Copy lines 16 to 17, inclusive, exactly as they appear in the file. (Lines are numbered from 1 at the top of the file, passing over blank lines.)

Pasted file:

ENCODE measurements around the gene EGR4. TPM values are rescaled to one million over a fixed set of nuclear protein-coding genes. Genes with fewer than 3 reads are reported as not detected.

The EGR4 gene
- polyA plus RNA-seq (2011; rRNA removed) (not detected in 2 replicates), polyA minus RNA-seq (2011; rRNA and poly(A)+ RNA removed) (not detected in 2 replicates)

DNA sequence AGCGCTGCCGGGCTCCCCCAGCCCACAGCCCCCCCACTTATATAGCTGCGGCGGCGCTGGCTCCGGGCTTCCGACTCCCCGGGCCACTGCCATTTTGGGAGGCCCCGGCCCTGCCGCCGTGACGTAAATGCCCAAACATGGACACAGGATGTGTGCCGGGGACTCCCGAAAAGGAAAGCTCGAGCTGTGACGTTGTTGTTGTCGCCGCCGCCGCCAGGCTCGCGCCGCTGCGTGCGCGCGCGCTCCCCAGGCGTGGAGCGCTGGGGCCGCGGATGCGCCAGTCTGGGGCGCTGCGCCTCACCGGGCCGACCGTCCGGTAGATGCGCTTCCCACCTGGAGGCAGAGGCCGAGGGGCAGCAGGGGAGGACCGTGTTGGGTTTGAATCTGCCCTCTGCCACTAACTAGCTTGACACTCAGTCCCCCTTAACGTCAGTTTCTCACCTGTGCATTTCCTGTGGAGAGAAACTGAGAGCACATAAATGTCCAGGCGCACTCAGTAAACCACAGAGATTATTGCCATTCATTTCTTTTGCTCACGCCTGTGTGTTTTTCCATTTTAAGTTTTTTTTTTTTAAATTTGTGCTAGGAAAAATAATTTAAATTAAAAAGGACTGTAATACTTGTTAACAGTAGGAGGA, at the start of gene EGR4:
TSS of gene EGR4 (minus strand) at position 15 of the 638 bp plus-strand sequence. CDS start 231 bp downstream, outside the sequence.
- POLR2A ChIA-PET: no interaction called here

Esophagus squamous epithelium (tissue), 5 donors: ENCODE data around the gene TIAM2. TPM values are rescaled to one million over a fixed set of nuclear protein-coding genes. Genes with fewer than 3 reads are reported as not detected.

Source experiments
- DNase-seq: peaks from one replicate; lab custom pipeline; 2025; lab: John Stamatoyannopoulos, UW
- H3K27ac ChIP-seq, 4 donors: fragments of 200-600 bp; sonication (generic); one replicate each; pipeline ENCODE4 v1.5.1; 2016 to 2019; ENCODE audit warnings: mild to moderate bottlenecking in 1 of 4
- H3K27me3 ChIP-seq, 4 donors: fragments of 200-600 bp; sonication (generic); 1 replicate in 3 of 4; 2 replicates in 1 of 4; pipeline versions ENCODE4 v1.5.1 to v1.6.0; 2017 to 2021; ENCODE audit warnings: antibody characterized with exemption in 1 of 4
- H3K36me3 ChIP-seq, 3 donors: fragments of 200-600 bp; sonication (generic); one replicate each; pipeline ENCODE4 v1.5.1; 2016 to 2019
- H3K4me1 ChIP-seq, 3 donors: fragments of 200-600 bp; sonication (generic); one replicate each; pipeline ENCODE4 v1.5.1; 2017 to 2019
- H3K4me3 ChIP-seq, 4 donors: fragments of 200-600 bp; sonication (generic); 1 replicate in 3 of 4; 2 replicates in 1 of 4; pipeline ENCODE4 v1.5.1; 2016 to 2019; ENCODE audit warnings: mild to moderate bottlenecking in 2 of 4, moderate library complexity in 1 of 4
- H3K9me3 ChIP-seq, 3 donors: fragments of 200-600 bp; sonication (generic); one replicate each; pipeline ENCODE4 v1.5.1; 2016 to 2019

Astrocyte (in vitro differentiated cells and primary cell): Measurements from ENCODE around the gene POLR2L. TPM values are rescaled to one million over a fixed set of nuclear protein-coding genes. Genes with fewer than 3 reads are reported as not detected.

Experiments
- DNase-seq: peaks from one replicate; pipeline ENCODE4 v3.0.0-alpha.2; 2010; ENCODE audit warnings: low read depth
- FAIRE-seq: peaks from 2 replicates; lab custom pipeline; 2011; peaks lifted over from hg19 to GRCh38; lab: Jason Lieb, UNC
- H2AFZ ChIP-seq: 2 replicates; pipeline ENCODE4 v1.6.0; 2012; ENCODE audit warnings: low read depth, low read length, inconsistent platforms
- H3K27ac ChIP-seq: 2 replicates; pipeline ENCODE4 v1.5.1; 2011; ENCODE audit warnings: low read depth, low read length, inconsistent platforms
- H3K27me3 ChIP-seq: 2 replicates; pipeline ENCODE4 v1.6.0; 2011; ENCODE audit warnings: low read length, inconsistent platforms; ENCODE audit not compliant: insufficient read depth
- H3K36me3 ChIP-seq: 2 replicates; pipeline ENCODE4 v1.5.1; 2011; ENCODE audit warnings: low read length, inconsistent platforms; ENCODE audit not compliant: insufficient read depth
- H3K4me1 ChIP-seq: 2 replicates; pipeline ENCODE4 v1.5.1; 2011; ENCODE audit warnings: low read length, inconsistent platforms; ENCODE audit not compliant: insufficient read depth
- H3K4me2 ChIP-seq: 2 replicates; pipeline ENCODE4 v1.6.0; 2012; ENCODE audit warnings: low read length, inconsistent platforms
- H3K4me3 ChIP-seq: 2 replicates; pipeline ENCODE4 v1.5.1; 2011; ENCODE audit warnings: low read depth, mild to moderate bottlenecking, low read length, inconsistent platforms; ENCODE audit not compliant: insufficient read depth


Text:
Astrocyte (in vitro differentiated cells and primary cell): Measurements from ENCODE around the gene POLR2L. TPM values are rescaled to one million over a fixed set of nuclear protein-coding genes. Genes with fewer than 3 reads are reported as not detected.

Experiments